A – Exactly, that is one of the great strengths of the Guard.  We are citizen –Soldiers in uniform.   We come with the connections and the knowledge and the network.   We’ve got people in the Guard who are elected officials, corporate executives or major business owners.  We come with a wealth of talent that far exceeds our military skill sets.   When a small town mayor is having  problems, we have (by virtue of being the Guard) the ability to understand what it is he is trying to accomplish.  He or she just wants to get their community back to normal and we understand that.   We are civilians who put on the uniform as long as we are needed, and it is time to be civilians again, we do that. 

Q – Different topic:  In terms of mental health what are we doing in the State of Texas for our Soldiers and Airmen coming back from Iraq and Afghanistan who maybe suffering from PTSD.

A – PTSD is a disease, but so is the less recognized Traumatic Brain Injury.   It is not uncommon that it happens in the same person, but that certainly is not always the case.   We are asking Americans to go into a very dangerous environment where they are subjected to mortar or IED attacks.   Our Soldiers and Airmen are performing admirably, but in the blink of an eye, a Soldier on patrol or a civil affairs guy working on a water treatment plant, maybe exposed to something horrific.  If you take a brain and shake it around in someone’s skull, something happens.   That soldier or airman may or may not realize it at the time because he was able to get up and function as well as anybody else.  Our folks are professionals.  The “suck it up and do the best they can”. The medical effects may not clearly show for days, months or even longer.  Everybody handles it differently, how people recover and deal with PTSD or TBI it is different for every individual.   Not everybody develops PTSD or traumatic brain injury, but we are dedicated to be ready for those who do.  It is important that we have a very robust commitment, military and civilian to get treatment for our Soldiers and Airmen.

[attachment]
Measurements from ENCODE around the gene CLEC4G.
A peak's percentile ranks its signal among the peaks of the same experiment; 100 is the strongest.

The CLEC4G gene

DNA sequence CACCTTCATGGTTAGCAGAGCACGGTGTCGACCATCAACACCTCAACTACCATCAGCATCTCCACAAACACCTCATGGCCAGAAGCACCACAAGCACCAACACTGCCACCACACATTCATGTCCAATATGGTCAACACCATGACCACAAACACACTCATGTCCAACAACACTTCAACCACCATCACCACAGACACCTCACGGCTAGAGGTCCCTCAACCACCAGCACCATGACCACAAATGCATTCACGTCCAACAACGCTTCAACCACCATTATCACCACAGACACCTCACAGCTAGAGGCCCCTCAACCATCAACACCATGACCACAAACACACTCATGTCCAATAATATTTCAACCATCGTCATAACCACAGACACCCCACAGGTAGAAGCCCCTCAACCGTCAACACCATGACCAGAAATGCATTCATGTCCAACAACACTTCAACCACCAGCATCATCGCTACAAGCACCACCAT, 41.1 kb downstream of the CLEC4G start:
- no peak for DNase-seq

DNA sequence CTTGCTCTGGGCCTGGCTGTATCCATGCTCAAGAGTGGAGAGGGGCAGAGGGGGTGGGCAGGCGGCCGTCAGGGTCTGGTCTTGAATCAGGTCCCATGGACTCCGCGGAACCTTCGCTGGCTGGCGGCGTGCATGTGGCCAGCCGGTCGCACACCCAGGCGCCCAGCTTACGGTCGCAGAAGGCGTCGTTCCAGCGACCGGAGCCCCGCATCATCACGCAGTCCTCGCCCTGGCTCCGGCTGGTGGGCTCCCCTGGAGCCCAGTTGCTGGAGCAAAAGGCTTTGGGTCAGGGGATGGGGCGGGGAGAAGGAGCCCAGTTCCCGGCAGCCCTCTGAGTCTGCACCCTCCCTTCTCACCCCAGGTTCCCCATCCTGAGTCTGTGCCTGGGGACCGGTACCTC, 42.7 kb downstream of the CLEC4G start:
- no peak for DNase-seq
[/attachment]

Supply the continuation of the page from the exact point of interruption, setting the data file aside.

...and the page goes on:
Q – Please define treatment for me.